I also welcome the establishment of the overall health and social care professionals council, which will have 25 members, one each from the 12 disciplines I have mentioned, with the remaining 13 coming from outside. This council will ensure consistency and uniformity of practice among the 12 registration boards under its control. When a complaint is received by the council, I hope it will be dealt with in a logical manner. It will be reviewed first by a preliminary procedure committee which will decide if the complaint is sufficiently serious to warrant further action. In this way, frivolous complaints can be dealt with expeditiously, while genuine complaints will be more thoroughly investigated. In the interests of fairness and transparency, genuine complaints should be dealt with quickly and without delay. Having a complainant wait for years to have his or her case heard is wrong and would act as a deterrent to openness and transparency.
I also welcome the fact that most complaints will be heard in public. If it is believed that the case has been caused by a practitioner's ill health, either physical or emotional, it will be heard in private by a specific health committee. The list of sanctions which may be imposed on a practitioner if he or she is found guilty of misconduct is comprehensive and ranges from censure to erasure of the practitioner's name from the relevant register. By having such a wide ranging complaints procedure, members of the public can have confidence that the highest standards of behaviour from their respective practitioners are maintained.
I refer to Part 7, encompassing sections 78 to 80, inclusive, which deal with the protection of titles. It is important that there is no confusion among members of the public regarding the use of a title to describe a particular profession. Before I was elected to the House, I worked as a general practitioner and had contact in my work with members of all the professions I mentioned and which are the subject of the Bill. At all times, I was very impressed by the high standard of the professional work I encountered. All the professions, in their own respective ways, play a vital role in the workings and delivery of the health service.
However, a degree of confusion surrounds one profession, namely, with regard to the titles of physiotherapy and physical therapy. All over the world these titles are interchangeable, especially in the United Kingdom, Northern Ireland and the United States. I understand the professional qualifications and requirements are the same for both titles in 92 countries. Indeed, the world representative body is known as the World Confederation of Physical Therapists and has consultant status with the United Nations and an official relationship with the World Health Organisation.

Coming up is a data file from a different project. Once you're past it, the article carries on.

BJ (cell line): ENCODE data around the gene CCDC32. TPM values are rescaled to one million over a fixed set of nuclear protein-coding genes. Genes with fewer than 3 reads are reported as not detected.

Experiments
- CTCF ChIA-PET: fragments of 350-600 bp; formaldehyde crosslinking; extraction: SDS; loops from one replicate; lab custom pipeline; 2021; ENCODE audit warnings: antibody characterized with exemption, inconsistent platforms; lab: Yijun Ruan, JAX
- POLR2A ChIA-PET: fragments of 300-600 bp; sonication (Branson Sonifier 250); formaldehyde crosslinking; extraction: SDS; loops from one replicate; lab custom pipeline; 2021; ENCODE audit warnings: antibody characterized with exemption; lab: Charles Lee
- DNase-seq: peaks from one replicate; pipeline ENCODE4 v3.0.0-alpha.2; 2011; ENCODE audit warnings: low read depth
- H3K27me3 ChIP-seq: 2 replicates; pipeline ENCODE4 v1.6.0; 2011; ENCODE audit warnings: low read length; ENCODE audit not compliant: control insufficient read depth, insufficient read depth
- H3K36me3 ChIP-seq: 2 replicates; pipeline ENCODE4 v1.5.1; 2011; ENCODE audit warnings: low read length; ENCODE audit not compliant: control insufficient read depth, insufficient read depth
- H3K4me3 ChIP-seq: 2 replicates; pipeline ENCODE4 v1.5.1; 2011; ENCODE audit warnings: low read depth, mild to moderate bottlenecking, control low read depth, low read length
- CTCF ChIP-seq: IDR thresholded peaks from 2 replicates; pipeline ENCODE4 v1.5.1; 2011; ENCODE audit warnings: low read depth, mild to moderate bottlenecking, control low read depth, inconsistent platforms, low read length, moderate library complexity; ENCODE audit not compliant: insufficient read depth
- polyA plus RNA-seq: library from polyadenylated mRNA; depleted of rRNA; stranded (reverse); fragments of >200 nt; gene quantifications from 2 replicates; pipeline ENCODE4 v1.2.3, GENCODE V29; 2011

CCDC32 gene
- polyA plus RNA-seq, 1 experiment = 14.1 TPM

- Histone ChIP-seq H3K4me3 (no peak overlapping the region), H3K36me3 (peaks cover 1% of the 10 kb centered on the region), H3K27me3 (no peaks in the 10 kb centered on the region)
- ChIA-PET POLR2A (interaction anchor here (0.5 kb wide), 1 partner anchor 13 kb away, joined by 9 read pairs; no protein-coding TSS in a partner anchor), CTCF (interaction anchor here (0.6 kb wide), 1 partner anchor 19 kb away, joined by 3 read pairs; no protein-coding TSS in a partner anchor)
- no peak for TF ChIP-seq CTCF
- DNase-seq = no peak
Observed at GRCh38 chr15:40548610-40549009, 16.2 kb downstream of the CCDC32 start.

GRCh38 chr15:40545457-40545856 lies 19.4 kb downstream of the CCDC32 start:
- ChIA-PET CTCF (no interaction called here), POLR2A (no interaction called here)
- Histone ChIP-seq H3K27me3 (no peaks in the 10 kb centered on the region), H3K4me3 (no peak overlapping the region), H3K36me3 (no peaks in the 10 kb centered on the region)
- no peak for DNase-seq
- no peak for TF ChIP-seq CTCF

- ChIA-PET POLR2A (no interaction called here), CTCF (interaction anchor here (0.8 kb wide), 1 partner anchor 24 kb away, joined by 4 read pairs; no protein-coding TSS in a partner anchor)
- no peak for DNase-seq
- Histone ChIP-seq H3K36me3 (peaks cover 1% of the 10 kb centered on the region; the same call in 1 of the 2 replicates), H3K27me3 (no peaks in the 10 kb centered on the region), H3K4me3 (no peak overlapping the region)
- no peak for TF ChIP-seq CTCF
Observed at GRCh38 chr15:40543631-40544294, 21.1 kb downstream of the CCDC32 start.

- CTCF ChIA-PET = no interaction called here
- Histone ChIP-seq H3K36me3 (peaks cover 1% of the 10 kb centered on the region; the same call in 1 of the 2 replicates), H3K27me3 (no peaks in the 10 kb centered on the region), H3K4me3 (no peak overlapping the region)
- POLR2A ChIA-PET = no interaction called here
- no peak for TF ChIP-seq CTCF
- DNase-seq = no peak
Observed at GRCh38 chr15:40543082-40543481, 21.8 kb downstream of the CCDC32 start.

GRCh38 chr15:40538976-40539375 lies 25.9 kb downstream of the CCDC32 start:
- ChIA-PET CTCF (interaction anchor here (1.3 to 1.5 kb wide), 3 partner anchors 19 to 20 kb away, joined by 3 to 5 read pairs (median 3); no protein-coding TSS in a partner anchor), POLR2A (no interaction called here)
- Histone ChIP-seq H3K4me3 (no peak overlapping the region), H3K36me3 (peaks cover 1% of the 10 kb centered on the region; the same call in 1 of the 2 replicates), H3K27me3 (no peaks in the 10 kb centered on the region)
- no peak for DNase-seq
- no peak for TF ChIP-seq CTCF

Physiotherapy in Ireland is a four year degree course awarded by four universities, namely, Trinity College Dublin, University College Dublin, the College of Surgeons and the University of Limerick. Courses have been in existence for more than 100 years and the first school of physiotherapy was founded in 1905, exactly 100 years ago.
If physiotherapists all over the world are known as physical therapists, surely the same should apply here. Consumers, that is patients, should have a clear understanding of the qualifications and training of each professional they attend. The same position should apply in Ireland as applies all over the world. Perhaps this issue will be addressed when the Bill is referred to committee but there must be no confusion and no chance of confusion in the minds of members of the general public as to the qualifications of the profession they attend.
I wish to refer to a comment made by a previous speaker in regard to the workings of the Joint Committee on Health and Children, of which Deputy Neville is a prominent member. The speaker referred to the committee's recent prolonged deliberations on the Travers report. From the start of the joint committee's hearings on the report, it was obvious that certain members were determined to ensure there would be a political killing.